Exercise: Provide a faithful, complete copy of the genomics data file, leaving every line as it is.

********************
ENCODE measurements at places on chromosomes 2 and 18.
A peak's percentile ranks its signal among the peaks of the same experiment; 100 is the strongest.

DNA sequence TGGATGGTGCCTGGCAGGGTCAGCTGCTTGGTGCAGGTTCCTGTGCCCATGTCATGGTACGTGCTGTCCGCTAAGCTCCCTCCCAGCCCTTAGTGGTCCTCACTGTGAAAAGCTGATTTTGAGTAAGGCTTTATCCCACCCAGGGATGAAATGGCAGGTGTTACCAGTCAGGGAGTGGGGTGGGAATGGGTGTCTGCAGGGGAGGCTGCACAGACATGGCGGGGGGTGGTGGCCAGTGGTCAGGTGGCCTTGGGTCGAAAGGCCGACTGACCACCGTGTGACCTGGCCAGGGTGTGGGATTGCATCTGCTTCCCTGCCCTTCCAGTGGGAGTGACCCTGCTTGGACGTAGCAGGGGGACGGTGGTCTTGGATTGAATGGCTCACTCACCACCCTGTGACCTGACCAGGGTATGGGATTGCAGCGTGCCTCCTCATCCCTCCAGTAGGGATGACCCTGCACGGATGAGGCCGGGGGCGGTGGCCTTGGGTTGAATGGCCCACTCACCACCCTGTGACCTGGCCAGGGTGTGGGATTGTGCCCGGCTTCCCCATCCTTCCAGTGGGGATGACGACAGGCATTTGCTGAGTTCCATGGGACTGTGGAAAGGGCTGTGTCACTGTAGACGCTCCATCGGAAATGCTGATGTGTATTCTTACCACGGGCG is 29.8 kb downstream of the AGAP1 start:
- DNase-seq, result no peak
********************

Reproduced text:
ENCODE measurements at places on chromosomes 2 and 18.
A peak's percentile ranks its signal among the peaks of the same experiment; 100 is the strongest.

DNA sequence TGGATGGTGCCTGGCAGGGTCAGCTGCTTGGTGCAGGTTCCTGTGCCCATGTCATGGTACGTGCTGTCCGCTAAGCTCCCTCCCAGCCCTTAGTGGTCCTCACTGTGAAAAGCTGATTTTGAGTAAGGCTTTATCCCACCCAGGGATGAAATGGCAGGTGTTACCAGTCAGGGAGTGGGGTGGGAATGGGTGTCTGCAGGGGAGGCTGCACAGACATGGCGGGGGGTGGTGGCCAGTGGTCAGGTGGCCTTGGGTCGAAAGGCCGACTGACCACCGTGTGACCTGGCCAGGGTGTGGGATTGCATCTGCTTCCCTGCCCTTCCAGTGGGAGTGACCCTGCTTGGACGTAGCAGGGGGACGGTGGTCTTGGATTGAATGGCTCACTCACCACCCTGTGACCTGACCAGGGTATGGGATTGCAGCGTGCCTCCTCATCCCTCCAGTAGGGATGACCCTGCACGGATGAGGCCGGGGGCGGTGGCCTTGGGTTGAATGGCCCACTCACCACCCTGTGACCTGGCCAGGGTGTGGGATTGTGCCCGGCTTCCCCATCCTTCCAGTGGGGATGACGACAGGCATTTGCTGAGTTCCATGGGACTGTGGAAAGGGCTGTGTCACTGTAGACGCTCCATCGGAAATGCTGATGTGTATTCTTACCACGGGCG is 29.8 kb downstream of the AGAP1 start:
- DNase-seq, result no peak